Thursday, June 29, 2017

The Perfect Fit is Out There!

I've finally found our "perfect fit" math curriculum (for now, anyway), but I'm struggling with finding the same for language arts. So when I got the opportunity to review one, I jumped all over it. I mean, history tells me it probably won't be a perfect fit, but my optimism wonders if it just might be "the one". I have heard many good things about Hewitt Homeschooling‘s Lightning Lit series, so when the chance came to review a set, I chose Grade 1 Lightning Lit Set.

Hewitt Homeschooling

I swear, I approach our personal hard to find personal curriculum like a blind date. I'm totally optimistic that this might be the last time I ever have to do this, and I'm totally willing to put myself out there, no matter how hard I need to try.

Madison is incredibly tricky when it comes to language arts. Her memory, both aural and visual, is phenomenal, and her early reading was almost entirely focused on sight words. Phonics bugs her. Basic LA programs are too easy for her, but when I push her up a level, she struggles. She's not high or low. She's weird. (And, ironically, because of this, perfect for homeschooling). But finding a curriculum is like searching for an needle in a haystack.

 Lightning Literature & Composition Pack
Grade 1

Lightening Lit is a complete LA program, but NOT a phonics program, and that actually worked well for us. It uses books - real books - not "easy readers" or passages in an anthology. Students read a book and are expected to work through comprehension and writing activities from it. It doesn't teach a student how to decode. It teaches them how to read. 

A point to note: I'm not confident I chose the right grade level for this point in the year. I was nervous to use second grade, but honestly, for this program, first grade was a bit too easy.

Even with this grade level struggle, we used it to solidify what she knew. Yes, it was reinforcement, but that's not a bad thing. Luckily, all the books required - classics and generally well respected children's lit - we either owned or were easily able to get from the library. In addition, students study one Aesop’s fable a week.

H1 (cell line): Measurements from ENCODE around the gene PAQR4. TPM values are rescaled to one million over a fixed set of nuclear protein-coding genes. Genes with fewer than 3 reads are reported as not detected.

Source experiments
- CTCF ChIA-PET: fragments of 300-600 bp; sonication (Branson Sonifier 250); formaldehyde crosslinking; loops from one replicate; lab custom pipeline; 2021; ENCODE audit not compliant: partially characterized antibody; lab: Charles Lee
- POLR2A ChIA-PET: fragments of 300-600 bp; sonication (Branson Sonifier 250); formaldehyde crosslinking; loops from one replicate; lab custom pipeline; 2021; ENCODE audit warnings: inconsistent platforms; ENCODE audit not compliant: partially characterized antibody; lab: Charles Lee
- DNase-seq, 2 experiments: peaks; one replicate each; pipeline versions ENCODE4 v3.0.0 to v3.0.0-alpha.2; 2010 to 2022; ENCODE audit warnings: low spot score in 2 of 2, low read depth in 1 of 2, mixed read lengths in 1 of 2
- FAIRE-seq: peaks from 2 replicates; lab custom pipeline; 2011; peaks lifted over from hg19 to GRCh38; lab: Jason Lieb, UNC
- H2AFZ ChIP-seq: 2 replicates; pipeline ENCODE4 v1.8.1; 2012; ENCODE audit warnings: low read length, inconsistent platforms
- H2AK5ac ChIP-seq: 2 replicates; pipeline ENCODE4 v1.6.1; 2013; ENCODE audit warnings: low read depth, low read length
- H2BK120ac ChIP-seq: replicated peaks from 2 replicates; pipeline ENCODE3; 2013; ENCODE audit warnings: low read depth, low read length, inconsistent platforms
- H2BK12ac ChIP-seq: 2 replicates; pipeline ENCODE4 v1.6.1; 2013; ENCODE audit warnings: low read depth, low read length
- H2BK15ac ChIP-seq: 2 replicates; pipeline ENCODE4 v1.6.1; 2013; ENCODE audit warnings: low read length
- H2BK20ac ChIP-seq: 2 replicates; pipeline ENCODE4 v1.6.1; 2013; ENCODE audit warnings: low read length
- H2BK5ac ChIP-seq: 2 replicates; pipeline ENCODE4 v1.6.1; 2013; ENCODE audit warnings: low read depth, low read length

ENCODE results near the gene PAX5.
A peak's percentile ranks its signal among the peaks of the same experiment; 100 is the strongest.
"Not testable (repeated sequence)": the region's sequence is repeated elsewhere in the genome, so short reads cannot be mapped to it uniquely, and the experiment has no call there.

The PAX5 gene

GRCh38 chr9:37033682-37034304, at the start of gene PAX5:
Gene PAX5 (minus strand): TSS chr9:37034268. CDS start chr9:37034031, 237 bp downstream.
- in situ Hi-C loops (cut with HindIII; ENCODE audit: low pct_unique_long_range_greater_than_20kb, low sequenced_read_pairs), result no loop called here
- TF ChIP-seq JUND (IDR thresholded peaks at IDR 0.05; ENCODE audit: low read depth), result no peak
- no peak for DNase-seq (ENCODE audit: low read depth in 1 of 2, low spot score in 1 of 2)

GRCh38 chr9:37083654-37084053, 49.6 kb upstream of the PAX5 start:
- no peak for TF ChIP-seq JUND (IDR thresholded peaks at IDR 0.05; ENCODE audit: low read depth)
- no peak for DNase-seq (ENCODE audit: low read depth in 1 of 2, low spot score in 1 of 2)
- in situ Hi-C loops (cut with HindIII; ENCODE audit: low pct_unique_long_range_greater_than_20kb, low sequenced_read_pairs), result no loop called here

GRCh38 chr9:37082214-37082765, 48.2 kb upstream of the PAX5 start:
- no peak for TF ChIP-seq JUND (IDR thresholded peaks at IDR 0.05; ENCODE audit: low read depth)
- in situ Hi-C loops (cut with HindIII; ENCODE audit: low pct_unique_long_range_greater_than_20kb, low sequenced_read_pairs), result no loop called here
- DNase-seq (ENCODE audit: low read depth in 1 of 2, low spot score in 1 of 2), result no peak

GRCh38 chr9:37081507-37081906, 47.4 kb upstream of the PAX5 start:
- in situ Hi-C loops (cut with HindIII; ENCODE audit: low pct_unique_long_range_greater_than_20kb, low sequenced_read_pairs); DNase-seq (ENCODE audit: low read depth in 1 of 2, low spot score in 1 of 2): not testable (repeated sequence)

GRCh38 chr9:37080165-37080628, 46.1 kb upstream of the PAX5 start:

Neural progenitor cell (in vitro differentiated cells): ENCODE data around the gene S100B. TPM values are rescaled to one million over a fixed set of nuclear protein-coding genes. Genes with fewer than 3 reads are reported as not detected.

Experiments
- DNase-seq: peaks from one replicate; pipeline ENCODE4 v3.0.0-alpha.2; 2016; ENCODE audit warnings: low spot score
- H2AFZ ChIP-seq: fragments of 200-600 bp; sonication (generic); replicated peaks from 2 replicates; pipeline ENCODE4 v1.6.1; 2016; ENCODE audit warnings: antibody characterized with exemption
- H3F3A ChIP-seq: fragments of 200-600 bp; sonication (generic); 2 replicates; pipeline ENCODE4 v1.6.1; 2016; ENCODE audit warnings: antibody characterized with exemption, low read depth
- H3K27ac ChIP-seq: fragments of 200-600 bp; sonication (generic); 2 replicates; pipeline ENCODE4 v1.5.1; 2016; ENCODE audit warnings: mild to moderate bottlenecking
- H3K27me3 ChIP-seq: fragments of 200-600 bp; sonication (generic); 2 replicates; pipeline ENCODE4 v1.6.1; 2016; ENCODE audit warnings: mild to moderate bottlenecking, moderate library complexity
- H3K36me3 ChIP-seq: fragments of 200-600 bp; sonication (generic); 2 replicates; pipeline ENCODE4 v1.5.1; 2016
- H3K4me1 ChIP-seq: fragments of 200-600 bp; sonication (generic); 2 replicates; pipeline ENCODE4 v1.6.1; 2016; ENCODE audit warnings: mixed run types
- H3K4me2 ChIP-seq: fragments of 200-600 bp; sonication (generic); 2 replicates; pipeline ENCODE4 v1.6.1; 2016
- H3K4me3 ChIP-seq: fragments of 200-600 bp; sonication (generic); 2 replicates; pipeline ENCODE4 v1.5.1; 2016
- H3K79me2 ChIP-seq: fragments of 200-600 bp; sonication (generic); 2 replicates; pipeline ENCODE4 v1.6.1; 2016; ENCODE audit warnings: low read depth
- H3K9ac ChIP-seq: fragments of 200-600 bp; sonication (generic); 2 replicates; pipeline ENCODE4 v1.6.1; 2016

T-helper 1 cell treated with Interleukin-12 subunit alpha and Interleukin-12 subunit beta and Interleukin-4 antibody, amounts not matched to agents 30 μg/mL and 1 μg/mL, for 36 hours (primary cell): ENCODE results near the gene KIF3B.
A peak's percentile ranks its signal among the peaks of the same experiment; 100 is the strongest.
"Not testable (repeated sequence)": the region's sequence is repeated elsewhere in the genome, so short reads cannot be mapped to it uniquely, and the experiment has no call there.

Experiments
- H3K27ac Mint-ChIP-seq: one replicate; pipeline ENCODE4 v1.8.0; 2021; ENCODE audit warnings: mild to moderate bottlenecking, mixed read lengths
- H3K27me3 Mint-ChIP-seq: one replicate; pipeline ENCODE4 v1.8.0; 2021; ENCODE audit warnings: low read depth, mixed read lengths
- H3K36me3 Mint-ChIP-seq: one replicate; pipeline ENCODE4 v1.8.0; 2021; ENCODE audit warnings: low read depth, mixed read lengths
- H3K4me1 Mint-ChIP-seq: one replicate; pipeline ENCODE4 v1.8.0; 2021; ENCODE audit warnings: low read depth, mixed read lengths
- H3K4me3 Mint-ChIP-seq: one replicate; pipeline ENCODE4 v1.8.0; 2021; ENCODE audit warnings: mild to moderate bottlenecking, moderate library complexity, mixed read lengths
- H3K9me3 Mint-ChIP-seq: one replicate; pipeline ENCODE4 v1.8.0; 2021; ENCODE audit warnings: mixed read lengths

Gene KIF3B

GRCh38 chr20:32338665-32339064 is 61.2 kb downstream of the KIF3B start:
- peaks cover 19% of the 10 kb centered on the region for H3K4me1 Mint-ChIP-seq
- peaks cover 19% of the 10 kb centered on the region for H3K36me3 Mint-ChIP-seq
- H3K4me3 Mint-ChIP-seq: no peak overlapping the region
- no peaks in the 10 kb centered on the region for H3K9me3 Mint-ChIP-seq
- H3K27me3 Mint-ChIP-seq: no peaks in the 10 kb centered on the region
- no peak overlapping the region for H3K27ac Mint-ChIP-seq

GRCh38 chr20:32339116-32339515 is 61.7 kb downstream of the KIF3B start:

If you aren’t using a specific vocabulary program, Grade 1 Lightning Lit offers dictionary pages in the back of the student workbook.  Each week, students should include five to ten new words that they learned during the week through the program. The Grade One curriculum has 36 weeks of lessons. There are assignments for four days a week.  Friday is a day to catch up, take off, or do other activities to extend out the program.  (There are suggestions for extension activities for each week in the teacher’s manual.) We generally school three-four days a week, so this worked for us.

Can a first grader truly handle this much reading?

Yes. More specifically, yes, because it's not about the decoding. It doesn't matter if they need help.

Shared reading, as well as parent reading, are permissible in this curriculum. Generally speaking, Madison could handle pretty much everything the first few weeks threw at her. When the texts got more complex, we shared the load.

I'm anxious to try Madison with the second grade version of this curriculum this fall. I was an early reader, but like Madison, my memory carried me more than my actual reading skills. I really like how this curriculum forces her to dig deep. To write, to use grammar, to pull character traits, to summarize, and to truly understand and comprehend on a deeper level than answering basic recall questions.

Hewitt Homeschooling {Reviews}

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